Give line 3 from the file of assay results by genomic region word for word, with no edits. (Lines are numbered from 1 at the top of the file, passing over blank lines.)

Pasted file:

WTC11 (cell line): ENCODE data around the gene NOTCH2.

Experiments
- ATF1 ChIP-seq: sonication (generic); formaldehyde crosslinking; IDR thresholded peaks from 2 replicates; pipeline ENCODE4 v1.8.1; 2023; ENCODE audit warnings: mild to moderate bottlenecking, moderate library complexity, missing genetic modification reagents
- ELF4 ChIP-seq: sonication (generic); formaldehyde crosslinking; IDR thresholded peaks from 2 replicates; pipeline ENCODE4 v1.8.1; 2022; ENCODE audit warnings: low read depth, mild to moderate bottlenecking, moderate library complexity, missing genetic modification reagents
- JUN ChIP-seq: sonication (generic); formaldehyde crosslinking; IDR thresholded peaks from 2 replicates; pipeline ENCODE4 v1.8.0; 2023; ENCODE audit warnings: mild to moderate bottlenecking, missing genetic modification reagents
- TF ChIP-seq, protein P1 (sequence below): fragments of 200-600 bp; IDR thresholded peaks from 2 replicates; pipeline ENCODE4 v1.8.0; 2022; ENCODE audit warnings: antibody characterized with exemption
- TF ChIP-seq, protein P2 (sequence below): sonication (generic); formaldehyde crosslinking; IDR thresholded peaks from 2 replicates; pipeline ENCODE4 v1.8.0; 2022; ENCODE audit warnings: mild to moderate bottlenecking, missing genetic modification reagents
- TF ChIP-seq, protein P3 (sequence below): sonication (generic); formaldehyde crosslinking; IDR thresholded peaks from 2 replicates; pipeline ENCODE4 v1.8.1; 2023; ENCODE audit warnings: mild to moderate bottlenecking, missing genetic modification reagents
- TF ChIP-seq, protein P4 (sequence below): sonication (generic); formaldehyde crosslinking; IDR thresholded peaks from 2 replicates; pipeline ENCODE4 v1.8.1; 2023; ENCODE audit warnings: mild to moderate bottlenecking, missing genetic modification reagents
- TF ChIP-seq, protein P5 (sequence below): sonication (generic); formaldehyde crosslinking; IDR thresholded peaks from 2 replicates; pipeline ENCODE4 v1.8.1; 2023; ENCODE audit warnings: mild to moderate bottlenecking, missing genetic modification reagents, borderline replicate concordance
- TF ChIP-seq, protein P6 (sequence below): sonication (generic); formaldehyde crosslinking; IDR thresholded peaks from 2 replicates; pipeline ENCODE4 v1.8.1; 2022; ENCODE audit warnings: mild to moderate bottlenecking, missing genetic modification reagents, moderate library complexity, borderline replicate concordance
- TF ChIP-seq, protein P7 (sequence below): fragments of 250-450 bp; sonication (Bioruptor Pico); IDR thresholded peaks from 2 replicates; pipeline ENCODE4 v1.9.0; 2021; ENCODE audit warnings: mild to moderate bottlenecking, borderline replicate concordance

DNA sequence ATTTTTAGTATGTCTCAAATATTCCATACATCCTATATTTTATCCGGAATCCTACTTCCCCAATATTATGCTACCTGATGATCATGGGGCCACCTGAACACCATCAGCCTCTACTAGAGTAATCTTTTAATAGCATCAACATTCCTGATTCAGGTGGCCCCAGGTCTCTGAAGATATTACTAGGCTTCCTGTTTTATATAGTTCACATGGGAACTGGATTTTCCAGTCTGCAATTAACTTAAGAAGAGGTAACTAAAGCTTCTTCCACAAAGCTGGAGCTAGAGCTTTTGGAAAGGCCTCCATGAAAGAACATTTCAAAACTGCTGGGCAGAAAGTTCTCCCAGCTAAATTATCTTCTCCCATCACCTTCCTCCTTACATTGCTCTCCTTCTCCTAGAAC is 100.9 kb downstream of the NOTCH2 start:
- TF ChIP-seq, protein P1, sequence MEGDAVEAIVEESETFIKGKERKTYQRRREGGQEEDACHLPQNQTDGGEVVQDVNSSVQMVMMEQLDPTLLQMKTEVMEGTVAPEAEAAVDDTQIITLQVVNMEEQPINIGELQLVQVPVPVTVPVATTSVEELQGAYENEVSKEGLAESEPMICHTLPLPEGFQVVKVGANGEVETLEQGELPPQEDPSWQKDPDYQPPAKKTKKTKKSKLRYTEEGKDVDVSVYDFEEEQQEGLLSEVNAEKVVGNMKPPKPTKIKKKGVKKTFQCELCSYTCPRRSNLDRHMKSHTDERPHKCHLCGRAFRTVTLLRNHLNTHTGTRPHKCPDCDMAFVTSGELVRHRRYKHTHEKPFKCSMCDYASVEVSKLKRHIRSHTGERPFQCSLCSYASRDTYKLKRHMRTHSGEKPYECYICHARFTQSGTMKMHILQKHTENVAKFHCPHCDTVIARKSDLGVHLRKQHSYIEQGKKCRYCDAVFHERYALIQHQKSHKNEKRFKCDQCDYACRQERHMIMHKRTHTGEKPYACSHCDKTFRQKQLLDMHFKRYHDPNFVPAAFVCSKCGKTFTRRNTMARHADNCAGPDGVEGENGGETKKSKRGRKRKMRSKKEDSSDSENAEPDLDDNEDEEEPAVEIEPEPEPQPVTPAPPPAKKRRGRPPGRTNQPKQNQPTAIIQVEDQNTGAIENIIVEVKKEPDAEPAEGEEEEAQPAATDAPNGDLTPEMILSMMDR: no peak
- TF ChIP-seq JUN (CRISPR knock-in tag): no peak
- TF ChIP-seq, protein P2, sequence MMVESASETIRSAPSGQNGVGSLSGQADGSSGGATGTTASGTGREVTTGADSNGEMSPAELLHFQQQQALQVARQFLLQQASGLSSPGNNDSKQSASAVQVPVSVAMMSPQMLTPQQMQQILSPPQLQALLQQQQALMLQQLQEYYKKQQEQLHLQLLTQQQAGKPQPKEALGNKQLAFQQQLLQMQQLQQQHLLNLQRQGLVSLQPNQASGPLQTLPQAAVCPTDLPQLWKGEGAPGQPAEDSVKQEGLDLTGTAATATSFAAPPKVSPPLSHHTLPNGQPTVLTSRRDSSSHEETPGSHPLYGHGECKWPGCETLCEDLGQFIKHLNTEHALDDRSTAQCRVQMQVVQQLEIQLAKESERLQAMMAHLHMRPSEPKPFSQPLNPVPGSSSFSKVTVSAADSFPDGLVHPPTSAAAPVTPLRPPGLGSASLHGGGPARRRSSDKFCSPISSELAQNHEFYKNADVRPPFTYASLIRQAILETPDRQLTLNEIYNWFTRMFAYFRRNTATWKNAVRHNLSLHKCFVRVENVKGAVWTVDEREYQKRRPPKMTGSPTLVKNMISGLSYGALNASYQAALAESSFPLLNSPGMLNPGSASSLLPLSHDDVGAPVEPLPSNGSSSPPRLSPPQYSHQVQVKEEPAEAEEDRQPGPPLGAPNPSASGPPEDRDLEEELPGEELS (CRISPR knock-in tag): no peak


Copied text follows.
- ATF1 ChIP-seq: sonication (generic); formaldehyde crosslinking; IDR thresholded peaks from 2 replicates; pipeline ENCODE4 v1.8.1; 2023; ENCODE audit warnings: mild to moderate bottlenecking, moderate library complexity, missing genetic modification reagents